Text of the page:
The white coloration of these animals is caused by a recessive gene mutation* that can only be achieved consistently through certain reproductive scenarios. There is about a 1 in 10,000 chance of this mutation occurring naturally. For lions, a slightly lighter coloration doesn't harm them much-- they are already pretty light in color and live in the open savannah. But for tigers, having stark white against black stripes in the shadows of the jungle is a death sentence. You can't hunt very well if your prey can see you coming a mile away.
Also, white cats stand out more to human hunters, which is always a bad thing.
Of course, when kept in human care these color variations are seen as treasured and rare, and therefore coveted.
In fact, in India, ever since the first white tiger was captured by a Maharajah a century ago, it has been tradition to keep some at the Maharajah's summer palace. But the problem with keeping white tigers (and lions) is that the breeding needed to achieve the white coloration is rather drastic. A male first generation white tiger has a litter of cubs with an orange tiger female. These will all be orange. But if the male first generation white tiger has a second litter with one of his own (orange, second generation) daughters, the white coloration can appear in those (third generation) cubs.
I'm sure you can see where this is going. Inbreeding= bad. Inbreeding, in fact, results in vision problems, hip and spine deformities, kidney problems, and other assorted issues. White tigers aren't healthy and, quite simply, responsible zoos don't breed them.
Now, before you jump up and say, "But I totally saw one at _____ Zoo!" Well, yes. Sometimes responsible zoos display these animals, because at least in our facilities we can give them a good life with access to all the medical care they'll need, and ensure their genes stay out of the very limited pool of the species we are trying to save. But, again, we don't breed them.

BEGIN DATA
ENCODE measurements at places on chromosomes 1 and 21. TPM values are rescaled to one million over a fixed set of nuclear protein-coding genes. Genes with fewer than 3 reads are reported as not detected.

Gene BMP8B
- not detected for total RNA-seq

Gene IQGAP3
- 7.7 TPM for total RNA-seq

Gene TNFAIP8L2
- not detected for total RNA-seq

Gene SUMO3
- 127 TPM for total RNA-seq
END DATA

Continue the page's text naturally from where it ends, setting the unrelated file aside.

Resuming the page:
What we do breed are the non-recessively mutated color varieties, as much as we can, responsibly tracking family trees and genetics to ensure inbreeding doesn't occur. Every single subspecies of tiger is currently endangered. Lions aren't yet on the list, but industry people are pushing to get them there. If we don't save these animals now, we may never get the chance. There are, for example, only about 400 Sumatran tigers left in the entire world.
So while I love and admire big white cats as much as anyone, thinking about them mostly makes me sad, and I'm 100% onboard with focusing industry efforts to save the animals we need to. Cats have a mystery and power that makes them enchanting to us, and without them our world would be significantly less beautiful.
Want to help save tigers? Support your local AZA accredited zoo-- as of 2011, AZA accreditation will only be given to zoos who do not breed recessive mutation cats. And the work most zoos do could quite literally not be done without the people who go there. If you want any more specific sources, feel free to email me or leave a question in the comments and I'll point you in the right direction.
*This does not apply to true albinistic cats, who will have no stripes (in tigers), and reddish/ pink eyes. "White" cats have colored eyes. Melanism (all, mostly, or significantly black) is the reverse of albinism and also not included.